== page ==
we have to update.
I've been looking at many newer cars with more power and feel good to drive, but I can't get past this feeling of scepticism regarding reliability- how can they measure up against my old Ute? How am I going to work on this myself?
It's a form of self torture.
AnswerID: 607852

Follow Up By: splits - Sunday, Jan 22, 2017 at 00:03

Sunday, Jan 22, 2017 at 00:03
Paul

I would assume you would regard your old Rodeo as being a far better engineered and reliable car than a 1950s FJ Holden ute and I would agree with you. The latest utes are that much better again. Car design does not go backwards.

" How am I going to work on this myself?"

The same way you worked on your previous cars. i.e you buy a workshop manual (preferably the genuine factory one) and study it then buy a few extra tools for your kit if necessary and away you go. It is not hard if you try.

As an example: I worked on and off as a mechanic for sixteen years between 1961 and 1982 then spent three years in the service office before leaving the trade permanently.

In the mid 1990s I bought a damaged V6 Commodore and transferred its engine, transmission and many other parts into a home made fibreglass bodied car. I looked at the ignition coil pack and noticed it had ten wires coming out of it. I did not know what they were for and I would imagine it would look like a like a nightmare to someone accustomed to a coil and distributor.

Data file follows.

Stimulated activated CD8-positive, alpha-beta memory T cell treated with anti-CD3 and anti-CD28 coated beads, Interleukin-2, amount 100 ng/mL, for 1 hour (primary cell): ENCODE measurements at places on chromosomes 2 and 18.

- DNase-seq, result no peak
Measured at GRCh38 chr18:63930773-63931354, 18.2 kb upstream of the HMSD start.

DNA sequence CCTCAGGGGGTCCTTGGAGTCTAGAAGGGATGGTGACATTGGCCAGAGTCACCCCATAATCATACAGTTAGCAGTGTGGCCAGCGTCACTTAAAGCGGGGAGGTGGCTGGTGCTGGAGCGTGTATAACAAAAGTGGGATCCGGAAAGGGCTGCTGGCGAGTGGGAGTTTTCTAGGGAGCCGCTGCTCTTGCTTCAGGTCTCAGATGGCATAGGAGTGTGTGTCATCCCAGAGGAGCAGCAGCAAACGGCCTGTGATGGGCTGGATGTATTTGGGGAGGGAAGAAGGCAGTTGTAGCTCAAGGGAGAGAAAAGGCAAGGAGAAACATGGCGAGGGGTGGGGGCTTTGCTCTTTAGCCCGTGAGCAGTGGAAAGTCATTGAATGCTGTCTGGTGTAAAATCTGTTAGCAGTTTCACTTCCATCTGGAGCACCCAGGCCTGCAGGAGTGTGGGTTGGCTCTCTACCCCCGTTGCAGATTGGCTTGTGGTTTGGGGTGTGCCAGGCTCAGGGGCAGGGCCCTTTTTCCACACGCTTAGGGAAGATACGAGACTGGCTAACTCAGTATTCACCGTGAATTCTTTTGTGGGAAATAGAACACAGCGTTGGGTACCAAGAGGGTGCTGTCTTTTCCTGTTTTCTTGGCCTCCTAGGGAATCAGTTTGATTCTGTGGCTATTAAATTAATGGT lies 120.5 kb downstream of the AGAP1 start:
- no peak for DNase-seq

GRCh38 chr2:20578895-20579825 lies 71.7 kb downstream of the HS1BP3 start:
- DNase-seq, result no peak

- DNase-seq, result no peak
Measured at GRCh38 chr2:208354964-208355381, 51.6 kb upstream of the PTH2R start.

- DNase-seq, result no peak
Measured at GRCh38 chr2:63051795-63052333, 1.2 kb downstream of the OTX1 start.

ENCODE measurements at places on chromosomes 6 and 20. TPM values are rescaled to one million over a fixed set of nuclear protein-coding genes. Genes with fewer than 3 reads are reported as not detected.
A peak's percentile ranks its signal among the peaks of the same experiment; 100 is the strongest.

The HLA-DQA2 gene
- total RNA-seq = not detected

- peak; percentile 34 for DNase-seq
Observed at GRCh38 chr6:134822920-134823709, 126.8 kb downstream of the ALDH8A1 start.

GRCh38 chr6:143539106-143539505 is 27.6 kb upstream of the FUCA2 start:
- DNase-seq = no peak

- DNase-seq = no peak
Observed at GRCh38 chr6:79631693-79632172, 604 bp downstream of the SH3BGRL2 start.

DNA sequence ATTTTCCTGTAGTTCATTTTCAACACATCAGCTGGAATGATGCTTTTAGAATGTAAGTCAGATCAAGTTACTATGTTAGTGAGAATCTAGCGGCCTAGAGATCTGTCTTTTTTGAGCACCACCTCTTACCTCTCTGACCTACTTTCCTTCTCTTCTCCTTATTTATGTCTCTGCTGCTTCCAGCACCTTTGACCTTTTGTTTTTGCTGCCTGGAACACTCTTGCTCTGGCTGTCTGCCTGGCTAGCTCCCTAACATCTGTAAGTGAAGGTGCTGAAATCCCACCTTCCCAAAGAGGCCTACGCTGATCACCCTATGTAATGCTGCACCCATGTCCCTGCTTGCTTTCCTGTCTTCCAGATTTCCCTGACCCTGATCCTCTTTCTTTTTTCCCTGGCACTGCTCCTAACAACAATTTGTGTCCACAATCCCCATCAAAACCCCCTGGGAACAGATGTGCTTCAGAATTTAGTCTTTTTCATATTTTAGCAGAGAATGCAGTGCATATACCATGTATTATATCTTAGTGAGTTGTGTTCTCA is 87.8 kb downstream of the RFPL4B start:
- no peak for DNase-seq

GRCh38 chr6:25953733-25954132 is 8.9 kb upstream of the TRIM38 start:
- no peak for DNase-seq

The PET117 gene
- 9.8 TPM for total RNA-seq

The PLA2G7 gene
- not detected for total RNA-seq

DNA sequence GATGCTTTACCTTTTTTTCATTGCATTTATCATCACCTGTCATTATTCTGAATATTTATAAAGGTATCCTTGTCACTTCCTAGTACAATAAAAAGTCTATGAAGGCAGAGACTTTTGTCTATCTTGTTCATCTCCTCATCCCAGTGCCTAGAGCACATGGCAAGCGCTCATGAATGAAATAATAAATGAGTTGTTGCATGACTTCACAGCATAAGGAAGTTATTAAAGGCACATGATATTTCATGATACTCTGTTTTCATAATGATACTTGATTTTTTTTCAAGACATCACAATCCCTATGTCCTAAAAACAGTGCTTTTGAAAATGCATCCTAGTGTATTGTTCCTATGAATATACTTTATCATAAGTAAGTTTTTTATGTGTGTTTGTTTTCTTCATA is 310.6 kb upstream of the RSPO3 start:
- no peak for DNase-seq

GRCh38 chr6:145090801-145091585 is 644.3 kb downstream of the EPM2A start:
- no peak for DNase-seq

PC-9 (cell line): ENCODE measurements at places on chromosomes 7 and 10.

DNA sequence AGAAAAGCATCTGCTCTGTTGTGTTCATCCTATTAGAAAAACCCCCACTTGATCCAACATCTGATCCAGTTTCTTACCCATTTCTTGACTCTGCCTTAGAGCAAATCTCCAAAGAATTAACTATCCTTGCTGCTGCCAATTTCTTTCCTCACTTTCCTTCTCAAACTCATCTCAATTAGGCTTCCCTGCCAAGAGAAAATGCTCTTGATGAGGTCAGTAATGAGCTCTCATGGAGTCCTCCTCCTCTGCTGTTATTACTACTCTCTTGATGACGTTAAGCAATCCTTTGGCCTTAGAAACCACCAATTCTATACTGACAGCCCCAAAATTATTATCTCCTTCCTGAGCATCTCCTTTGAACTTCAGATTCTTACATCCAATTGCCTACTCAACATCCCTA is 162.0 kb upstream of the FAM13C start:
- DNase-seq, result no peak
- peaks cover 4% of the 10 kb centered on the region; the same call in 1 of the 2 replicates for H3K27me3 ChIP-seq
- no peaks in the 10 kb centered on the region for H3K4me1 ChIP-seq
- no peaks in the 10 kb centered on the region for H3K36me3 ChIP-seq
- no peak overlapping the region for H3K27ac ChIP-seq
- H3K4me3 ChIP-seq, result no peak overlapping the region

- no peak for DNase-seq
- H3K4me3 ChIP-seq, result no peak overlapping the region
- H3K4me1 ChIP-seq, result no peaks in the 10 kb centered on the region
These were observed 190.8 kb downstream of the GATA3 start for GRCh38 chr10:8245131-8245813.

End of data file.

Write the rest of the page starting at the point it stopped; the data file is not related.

I bought the genuine GMH books covering the engine and the wiring diagrams. Of the ten wires, one was a 12 volt supply, another went to the tachometer, four went straight to the computer while the other four went down over the front of the engine to the crank angle sensor.

The engine book explained how everything worked. It had a trouble shooting diagram and a simple series of tests that you do with a multimetre to test every part of the system.

Repairing everything was no different from and old points system. If a coil, a spark plug, the HT leads, the condensor etc failed the test you replaced them. This Commodore was no different.

Take the time to study any new car that you buy and you won't have any trouble. You will almost certainly find you won't be fixing things as often as you did with your older cars.






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FollowupID: 877593

Follow Up By: Paul E6 - Tuesday, Jan 24, 2017 at 18:01

Tuesday, Jan 24, 2017 at 18:01